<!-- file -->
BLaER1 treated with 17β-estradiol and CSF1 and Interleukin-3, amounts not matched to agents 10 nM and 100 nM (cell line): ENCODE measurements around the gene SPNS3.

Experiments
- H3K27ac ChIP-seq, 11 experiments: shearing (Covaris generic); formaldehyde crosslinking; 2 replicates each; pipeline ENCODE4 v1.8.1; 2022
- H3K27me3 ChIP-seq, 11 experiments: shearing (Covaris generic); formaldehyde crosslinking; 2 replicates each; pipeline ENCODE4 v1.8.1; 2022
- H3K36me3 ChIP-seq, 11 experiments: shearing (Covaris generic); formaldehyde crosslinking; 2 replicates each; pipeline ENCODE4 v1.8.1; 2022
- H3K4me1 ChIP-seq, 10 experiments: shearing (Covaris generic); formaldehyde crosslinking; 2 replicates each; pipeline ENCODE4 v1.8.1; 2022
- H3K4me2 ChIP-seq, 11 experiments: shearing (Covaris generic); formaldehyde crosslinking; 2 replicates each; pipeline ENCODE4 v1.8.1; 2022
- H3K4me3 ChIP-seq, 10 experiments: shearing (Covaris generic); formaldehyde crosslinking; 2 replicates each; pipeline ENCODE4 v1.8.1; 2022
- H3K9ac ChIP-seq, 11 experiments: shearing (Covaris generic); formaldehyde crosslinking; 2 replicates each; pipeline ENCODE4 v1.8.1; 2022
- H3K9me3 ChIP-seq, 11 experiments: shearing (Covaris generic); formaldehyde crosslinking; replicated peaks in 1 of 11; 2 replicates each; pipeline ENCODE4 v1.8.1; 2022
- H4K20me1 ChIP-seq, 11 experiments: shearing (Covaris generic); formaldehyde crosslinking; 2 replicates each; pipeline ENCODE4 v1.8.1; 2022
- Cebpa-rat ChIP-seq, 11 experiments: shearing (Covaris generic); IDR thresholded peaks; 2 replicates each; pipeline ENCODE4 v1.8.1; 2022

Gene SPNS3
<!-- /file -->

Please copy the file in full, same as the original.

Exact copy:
BLaER1 treated with 17β-estradiol and CSF1 and Interleukin-3, amounts not matched to agents 10 nM and 100 nM (cell line): ENCODE measurements around the gene SPNS3.

Experiments
- H3K27ac ChIP-seq, 11 experiments: shearing (Covaris generic); formaldehyde crosslinking; 2 replicates each; pipeline ENCODE4 v1.8.1; 2022
- H3K27me3 ChIP-seq, 11 experiments: shearing (Covaris generic); formaldehyde crosslinking; 2 replicates each; pipeline ENCODE4 v1.8.1; 2022
- H3K36me3 ChIP-seq, 11 experiments: shearing (Covaris generic); formaldehyde crosslinking; 2 replicates each; pipeline ENCODE4 v1.8.1; 2022
- H3K4me1 ChIP-seq, 10 experiments: shearing (Covaris generic); formaldehyde crosslinking; 2 replicates each; pipeline ENCODE4 v1.8.1; 2022
- H3K4me2 ChIP-seq, 11 experiments: shearing (Covaris generic); formaldehyde crosslinking; 2 replicates each; pipeline ENCODE4 v1.8.1; 2022
- H3K4me3 ChIP-seq, 10 experiments: shearing (Covaris generic); formaldehyde crosslinking; 2 replicates each; pipeline ENCODE4 v1.8.1; 2022
- H3K9ac ChIP-seq, 11 experiments: shearing (Covaris generic); formaldehyde crosslinking; 2 replicates each; pipeline ENCODE4 v1.8.1; 2022
- H3K9me3 ChIP-seq, 11 experiments: shearing (Covaris generic); formaldehyde crosslinking; replicated peaks in 1 of 11; 2 replicates each; pipeline ENCODE4 v1.8.1; 2022
- H4K20me1 ChIP-seq, 11 experiments: shearing (Covaris generic); formaldehyde crosslinking; 2 replicates each; pipeline ENCODE4 v1.8.1; 2022
- Cebpa-rat ChIP-seq, 11 experiments: shearing (Covaris generic); IDR thresholded peaks; 2 replicates each; pipeline ENCODE4 v1.8.1; 2022

Gene SPNS3